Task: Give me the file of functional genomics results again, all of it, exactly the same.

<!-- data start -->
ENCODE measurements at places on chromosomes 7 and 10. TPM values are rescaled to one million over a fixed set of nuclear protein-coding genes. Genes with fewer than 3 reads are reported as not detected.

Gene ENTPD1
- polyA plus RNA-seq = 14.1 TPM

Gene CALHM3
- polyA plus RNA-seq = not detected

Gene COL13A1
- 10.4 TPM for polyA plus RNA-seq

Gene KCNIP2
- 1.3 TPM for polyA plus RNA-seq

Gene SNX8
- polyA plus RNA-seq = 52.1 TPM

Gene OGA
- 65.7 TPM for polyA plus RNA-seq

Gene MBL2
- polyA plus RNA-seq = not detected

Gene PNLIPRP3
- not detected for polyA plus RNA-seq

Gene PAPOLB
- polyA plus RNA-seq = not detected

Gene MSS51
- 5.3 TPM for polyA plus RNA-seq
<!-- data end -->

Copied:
ENCODE measurements at places on chromosomes 7 and 10. TPM values are rescaled to one million over a fixed set of nuclear protein-coding genes. Genes with fewer than 3 reads are reported as not detected.

Gene ENTPD1
- polyA plus RNA-seq = 14.1 TPM

Gene CALHM3
- polyA plus RNA-seq = not detected

Gene COL13A1
- 10.4 TPM for polyA plus RNA-seq

Gene KCNIP2
- 1.3 TPM for polyA plus RNA-seq

Gene SNX8
- polyA plus RNA-seq = 52.1 TPM

Gene OGA
- 65.7 TPM for polyA plus RNA-seq

Gene MBL2
- polyA plus RNA-seq = not detected

Gene PNLIPRP3
- not detected for polyA plus RNA-seq

Gene PAPOLB
- polyA plus RNA-seq = not detected

Gene MSS51
- 5.3 TPM for polyA plus RNA-seq